As the world's most famous contemporary art prize travels to Gateshead, Channel 4 News Culture Editor Matthew Cain hopes the change of scene will "shake the prize free from history and tradition".

Art world goes north for Turner Prize 2011. (Colin Davison)

In 1934 JB Priestley said Gateshead must have been designed "by the enemy of the human race". Much has changed in the 77 years since.

In 2011 the town, which bids for city status next year, is set to complete its journey from sooty industrial heartland to gleaming cultural mecca as it hosts the Turner Prize, one of the biggest nights in the art world calendar.

Now in its 27th year, the 2011 award will be presented outside London.

More from Channel 4 News: Turner Prize 2011 - photo gallery 

Channel 4 News Culture Editor Matthew Cain said the move north is a chance for the prize to spread its wings - much like Britain's most famous modern sculpture, Antony Gormley's Angel of the North, which looms large nearby over the A1.

"When it was first announced that the Turner Prize would be travelling to Baltic, there was a lot of discussion about what the Turner Prize could do for Gateshead," he said.

"That's possibly because the north east is a region which in recent years has benefited hugely from economic regeneration brought about through investment in the arts (notably the opening of Baltic and the Sage Centre around the same time as the Millennium Bridge was completed - a combination of events which totally transformed this stretch of the River Tyne).

It can do no harm to shake the prize free from this sense of history and tradition for a year. Matthew Cain

"But I think it's much more interesting to flip the question on its head and ask what Gateshead can do for the Turner Prize.

"London's Tate Britain is a brilliantly forward-thinking institution but the building in which it's housed and the permanent collection it contains are weighed down with tradition and unavoidable associations with the illustrious history of British art - all of which can be quite daunting to artists and sometimes overwhelm our appreciation of their work.

"The Turner Prize on the other hand was set up to celebrate the latest developments in contemporary art. It can therefore do no harm to shake the prize free from this sense of history and tradition for a year. And hopefully in the process reinvigorate it for the future."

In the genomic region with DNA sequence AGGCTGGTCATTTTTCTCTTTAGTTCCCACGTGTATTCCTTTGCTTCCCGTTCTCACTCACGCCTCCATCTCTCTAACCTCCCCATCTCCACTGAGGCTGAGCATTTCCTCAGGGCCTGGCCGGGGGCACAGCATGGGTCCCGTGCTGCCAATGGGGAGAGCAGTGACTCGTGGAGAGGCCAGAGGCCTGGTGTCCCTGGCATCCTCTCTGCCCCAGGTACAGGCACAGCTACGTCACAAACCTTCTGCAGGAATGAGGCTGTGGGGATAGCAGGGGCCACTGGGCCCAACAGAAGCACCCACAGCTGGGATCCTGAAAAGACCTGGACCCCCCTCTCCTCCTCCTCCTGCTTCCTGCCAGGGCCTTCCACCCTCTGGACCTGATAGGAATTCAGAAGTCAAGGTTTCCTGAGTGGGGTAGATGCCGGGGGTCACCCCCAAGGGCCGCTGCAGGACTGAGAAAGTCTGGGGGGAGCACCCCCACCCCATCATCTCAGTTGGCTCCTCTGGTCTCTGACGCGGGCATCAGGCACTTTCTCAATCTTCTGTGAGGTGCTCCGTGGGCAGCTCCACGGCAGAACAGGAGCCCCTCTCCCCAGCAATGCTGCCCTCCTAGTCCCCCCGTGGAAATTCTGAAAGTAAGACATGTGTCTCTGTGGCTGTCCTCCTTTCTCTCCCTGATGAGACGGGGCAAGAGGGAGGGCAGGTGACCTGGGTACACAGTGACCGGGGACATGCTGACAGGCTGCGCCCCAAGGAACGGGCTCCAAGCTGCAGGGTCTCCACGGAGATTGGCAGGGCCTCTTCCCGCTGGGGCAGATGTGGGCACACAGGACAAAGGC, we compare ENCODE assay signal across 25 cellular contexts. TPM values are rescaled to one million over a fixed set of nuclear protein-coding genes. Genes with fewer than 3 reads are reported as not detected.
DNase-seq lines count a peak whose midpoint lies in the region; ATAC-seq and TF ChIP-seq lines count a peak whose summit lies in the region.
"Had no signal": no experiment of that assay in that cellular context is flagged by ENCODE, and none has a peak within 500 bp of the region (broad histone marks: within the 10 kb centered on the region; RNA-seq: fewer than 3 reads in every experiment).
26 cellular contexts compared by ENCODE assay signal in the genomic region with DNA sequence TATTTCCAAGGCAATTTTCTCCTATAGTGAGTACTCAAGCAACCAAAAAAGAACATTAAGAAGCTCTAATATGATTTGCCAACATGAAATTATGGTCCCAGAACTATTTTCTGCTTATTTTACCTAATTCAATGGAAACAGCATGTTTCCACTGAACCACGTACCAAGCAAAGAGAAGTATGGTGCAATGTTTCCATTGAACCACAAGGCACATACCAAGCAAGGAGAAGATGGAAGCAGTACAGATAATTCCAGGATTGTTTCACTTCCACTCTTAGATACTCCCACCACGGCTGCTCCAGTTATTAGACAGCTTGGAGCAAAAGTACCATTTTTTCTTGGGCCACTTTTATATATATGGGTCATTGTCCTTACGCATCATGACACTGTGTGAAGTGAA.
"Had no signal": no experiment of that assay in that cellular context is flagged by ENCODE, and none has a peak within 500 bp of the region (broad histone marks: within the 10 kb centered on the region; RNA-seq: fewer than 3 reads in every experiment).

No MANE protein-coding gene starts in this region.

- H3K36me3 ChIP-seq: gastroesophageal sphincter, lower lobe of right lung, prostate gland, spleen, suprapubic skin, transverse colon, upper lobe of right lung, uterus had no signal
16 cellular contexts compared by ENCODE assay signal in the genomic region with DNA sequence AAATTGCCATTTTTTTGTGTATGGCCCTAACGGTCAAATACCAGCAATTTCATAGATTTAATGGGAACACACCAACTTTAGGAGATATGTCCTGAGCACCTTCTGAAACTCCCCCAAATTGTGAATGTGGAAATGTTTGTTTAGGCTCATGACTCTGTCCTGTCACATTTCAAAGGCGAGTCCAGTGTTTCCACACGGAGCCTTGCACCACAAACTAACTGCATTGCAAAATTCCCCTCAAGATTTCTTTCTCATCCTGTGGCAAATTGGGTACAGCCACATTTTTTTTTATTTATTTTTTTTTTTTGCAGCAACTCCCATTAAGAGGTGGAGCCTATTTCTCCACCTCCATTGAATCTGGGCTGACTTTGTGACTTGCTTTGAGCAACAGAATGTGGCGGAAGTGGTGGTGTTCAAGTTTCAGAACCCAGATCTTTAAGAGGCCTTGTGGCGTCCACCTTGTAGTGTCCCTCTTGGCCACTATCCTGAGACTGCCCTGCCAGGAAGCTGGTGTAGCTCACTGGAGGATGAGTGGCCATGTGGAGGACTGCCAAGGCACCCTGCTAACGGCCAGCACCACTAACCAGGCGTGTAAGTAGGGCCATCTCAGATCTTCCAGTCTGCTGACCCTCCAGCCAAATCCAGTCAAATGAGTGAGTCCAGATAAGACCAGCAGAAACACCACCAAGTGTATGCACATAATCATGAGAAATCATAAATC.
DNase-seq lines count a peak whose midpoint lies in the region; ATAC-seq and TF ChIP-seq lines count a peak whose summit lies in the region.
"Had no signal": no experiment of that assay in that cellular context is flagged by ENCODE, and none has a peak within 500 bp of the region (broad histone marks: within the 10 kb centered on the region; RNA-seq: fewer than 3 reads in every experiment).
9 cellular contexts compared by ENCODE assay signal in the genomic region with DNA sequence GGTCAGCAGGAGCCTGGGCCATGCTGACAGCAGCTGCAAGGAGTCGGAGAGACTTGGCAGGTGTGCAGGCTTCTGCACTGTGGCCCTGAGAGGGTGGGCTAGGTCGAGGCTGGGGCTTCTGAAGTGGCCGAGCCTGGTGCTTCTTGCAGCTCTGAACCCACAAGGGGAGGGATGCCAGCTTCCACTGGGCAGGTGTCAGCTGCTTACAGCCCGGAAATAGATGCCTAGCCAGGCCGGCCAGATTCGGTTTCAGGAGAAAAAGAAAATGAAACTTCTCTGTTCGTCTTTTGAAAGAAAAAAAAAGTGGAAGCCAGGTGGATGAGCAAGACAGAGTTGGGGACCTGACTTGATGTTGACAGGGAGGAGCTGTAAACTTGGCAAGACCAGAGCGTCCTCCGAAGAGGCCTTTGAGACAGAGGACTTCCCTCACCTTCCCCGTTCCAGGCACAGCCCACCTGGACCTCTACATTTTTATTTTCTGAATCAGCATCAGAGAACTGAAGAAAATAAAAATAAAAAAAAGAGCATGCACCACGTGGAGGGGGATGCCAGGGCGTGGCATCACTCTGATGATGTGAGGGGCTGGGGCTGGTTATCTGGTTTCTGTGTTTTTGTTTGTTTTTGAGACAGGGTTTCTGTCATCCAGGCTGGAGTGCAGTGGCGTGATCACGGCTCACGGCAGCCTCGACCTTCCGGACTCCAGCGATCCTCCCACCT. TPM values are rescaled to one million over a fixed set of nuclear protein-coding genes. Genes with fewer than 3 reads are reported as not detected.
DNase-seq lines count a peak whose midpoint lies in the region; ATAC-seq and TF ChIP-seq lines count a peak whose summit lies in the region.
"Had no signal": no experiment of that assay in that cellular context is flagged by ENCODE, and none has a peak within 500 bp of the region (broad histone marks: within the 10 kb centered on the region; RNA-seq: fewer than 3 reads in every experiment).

Artist and blogger James Barry told Channel 4 News he would like to see the prize move around the UK from now on.

"I think the organisers want to reach the large audience for visual arts, that exists outside London," he said.

"This is reflected in the number of major new contemporary art galleries that have opened in Britain this year alone. I hope we will see a rotation of regional contemporary art galleries and Tate Britain as venues for the Turner Prize."

George Shaw Hilary Lloyd Martin Boyce Karla Black

You can click on each finalist above to learn more about their work - including video profiles by Tate Media.

This year's award sees two large-scale installations go up against video art and painting.

Karla Black's installations have been described as "a world of paper caves, pastel paints and powdery splashes" by Chris Sharratt in the Creative Times. Black combines traditional art-making materials with medicines, packaging, clothing, carpets, foodstuffs, toiletries and make-up.

Fellow Scot Martin Boyce creates atmospheric, sculptural art inspired by modernist design. For this show, Boyce developed repeat patterns to create a "graphic forest" through which, he says, a "language emerged".

Hilary Lloyd works with video and projected images but insists she is no filmmaker. She makes use of the hardware itself (projectors, cables, DVD players) which have a physical impact on viewers, saying: "You can use [equipment] to directly obstruct someone's route."

She also joked: "I don't think I know what the work's saying - can you answer so I can I say if I agree?"

George Shaw, currently the bookmakers' favourite, is a painter whose subject matter is the place in which he grew up – the Tile Hill council estate in Coventry. He says his work confronts a "nostalgic reverie" of his childhood. Art blogger James Barry said: "[Shaw's] works are of suburban scenes from his childhood and about time passing. The content matters, but also the style. And these are beautiful paintings."

The Turner Prize 2011 winner will be announced in a special Channel 4 programme live from the Baltic from 8pm on 5 December.

Channel 4 News will be live blogging from the ceremony - you can follow @channel4news, @MatthewCainC4 and @annadoble for news, photos and behind the scenes updates on the night.  And you can tell us which artist is your favourite - use the hashtags #c4news and #tp2011.